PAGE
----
Year of Publication
Eric J Smart
The present study has tested the hypothesis that leptin receptors are localized in caveolae and that caveolae are involved in the leptin-induced stimulation of lipolysis in 3T3-L1 adipocytes. Leptin, a peptide hormone, is secreted primarily by adipocytes and has been postulated to regulate food intake and energy expenditure via hypothalamic-mediated effects. Exposure to leptin increases the lipolytic activity in 3T3-L1 adipocytes. We isolated caveolae from 3T3-L1 adipocytes using a detergent free sucrose gradient centrifugation method. Leptin receptors were localized in the same gradient fraction as caveolin-1. Confocal microscopic studies demonstrated the colocalization of leptin receptors with caveolin-1 in the plasma membrane, indicating distribution of leptin receptors in the caveolae. We disrupted caveolae by treating cells with methyl--cyclodextrin and found that leptin induced lipolytic activity was reduced after caveolae disruption, indicating an important role of caveolae in the signaling mechanism of leptin.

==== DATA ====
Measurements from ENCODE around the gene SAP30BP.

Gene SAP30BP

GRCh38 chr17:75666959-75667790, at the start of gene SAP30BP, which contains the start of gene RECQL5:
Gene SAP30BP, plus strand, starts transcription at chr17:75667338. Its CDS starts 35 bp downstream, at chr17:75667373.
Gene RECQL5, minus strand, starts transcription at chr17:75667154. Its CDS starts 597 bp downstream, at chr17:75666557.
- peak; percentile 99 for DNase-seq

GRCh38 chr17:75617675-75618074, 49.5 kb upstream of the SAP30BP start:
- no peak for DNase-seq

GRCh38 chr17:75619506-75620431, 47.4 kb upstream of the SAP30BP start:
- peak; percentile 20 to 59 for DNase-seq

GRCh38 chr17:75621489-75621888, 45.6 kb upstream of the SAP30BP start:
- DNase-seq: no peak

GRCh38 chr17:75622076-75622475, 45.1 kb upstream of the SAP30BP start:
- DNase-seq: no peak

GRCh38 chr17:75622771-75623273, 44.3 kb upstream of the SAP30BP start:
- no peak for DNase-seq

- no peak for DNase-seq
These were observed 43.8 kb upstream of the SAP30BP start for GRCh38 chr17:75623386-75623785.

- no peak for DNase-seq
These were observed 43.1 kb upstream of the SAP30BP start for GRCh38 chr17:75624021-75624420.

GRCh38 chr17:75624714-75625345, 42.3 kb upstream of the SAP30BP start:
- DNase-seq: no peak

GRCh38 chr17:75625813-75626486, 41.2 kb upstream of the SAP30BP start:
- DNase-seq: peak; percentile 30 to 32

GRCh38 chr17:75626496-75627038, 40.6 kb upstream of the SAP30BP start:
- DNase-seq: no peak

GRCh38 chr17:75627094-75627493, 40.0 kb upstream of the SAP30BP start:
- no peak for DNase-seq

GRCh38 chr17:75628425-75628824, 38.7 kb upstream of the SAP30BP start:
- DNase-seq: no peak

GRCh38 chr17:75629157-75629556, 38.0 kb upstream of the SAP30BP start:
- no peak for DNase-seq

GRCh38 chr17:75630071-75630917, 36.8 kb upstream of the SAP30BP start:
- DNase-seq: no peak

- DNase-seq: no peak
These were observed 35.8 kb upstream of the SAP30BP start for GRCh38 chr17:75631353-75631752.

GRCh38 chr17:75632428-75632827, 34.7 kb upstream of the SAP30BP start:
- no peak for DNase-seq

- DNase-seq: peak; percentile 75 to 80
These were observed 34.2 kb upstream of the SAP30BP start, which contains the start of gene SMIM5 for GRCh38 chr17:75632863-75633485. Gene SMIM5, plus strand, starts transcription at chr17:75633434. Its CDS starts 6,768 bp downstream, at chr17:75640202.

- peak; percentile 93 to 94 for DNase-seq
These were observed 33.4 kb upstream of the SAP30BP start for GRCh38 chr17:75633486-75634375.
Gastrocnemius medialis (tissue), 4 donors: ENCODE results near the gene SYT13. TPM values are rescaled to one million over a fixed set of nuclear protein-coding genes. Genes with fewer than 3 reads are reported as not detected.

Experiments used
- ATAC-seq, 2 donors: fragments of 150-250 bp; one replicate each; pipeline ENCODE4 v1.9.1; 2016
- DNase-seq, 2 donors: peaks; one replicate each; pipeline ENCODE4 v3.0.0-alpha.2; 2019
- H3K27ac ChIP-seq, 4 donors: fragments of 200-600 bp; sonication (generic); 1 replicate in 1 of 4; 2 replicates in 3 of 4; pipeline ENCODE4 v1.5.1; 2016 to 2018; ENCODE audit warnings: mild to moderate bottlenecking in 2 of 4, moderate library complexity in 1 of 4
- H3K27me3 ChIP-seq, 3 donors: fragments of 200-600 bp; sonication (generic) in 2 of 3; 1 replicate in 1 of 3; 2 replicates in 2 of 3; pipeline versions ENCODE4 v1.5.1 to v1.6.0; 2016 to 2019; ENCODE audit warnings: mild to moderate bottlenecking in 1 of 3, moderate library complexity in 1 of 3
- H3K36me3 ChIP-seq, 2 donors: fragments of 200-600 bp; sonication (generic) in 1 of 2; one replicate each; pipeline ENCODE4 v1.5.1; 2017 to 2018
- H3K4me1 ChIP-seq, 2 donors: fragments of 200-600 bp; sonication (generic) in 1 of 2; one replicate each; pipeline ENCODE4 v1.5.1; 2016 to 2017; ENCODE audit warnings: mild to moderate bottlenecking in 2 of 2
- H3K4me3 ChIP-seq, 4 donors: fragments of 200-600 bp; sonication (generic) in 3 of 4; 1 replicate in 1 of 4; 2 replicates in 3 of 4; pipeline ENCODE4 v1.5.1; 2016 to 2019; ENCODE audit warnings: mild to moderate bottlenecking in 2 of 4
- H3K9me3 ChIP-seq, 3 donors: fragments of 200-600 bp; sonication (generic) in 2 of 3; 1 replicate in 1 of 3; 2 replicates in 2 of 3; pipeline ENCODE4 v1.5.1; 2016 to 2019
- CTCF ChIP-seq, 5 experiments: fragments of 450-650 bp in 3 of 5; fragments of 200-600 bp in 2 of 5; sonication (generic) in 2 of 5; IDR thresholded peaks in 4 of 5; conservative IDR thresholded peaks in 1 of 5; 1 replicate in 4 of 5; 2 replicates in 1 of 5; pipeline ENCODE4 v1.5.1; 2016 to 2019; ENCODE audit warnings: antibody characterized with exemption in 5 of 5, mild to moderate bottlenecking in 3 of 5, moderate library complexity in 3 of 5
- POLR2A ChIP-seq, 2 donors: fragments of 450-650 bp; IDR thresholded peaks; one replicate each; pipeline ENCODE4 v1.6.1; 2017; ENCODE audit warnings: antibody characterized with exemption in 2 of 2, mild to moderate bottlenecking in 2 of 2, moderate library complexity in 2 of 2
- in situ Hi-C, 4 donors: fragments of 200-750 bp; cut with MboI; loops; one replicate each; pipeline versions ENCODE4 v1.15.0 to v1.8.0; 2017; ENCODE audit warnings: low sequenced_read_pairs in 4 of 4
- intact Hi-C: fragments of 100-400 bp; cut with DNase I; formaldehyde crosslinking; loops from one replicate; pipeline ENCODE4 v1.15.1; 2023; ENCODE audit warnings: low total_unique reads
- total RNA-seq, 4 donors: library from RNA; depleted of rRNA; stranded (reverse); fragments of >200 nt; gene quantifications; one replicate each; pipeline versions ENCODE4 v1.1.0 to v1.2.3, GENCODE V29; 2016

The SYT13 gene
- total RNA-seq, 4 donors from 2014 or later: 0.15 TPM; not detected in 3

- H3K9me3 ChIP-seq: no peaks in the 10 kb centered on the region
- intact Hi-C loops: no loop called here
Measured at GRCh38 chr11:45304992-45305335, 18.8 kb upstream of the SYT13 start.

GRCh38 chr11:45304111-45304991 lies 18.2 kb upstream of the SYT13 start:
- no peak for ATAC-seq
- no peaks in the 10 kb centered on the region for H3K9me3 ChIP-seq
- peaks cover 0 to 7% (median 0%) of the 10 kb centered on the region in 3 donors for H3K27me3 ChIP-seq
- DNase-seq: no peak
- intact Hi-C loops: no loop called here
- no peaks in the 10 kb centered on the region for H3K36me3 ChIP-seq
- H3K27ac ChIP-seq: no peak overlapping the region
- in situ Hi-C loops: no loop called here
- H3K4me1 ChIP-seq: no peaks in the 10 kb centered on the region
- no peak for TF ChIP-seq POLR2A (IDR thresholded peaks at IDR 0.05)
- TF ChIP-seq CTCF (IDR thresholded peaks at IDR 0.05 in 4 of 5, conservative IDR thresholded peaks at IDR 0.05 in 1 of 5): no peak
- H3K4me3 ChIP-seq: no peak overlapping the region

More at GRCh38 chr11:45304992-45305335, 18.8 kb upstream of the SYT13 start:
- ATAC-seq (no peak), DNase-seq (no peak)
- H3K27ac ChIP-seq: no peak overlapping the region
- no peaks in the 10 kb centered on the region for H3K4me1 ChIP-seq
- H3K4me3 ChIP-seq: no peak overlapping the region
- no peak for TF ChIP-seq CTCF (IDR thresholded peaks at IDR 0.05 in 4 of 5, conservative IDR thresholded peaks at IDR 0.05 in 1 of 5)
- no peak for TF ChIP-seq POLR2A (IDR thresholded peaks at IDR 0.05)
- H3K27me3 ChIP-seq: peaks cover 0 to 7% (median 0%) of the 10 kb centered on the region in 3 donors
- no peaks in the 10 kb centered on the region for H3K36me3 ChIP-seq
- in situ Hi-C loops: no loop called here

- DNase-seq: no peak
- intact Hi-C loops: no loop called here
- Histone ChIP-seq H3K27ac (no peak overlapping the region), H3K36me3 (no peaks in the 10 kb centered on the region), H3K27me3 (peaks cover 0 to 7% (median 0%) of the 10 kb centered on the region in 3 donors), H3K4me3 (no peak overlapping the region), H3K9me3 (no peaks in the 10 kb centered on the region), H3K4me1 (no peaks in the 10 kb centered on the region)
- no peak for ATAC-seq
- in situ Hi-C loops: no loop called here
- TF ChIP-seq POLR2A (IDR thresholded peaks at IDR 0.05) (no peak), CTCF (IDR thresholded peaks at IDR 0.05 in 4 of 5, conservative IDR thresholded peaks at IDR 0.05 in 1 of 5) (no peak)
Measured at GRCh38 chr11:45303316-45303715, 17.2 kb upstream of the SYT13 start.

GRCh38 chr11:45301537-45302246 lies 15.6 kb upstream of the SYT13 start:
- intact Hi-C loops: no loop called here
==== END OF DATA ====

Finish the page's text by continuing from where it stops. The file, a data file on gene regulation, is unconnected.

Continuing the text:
Chikani, Gentle P., "LEPTIN RECEPTORS IN CAVEOLAE: REGULATION OF LIPOLYSIS IN 3T3-L1 ADIPOCYTES" (2004). University of Kentucky Master's Theses. 382.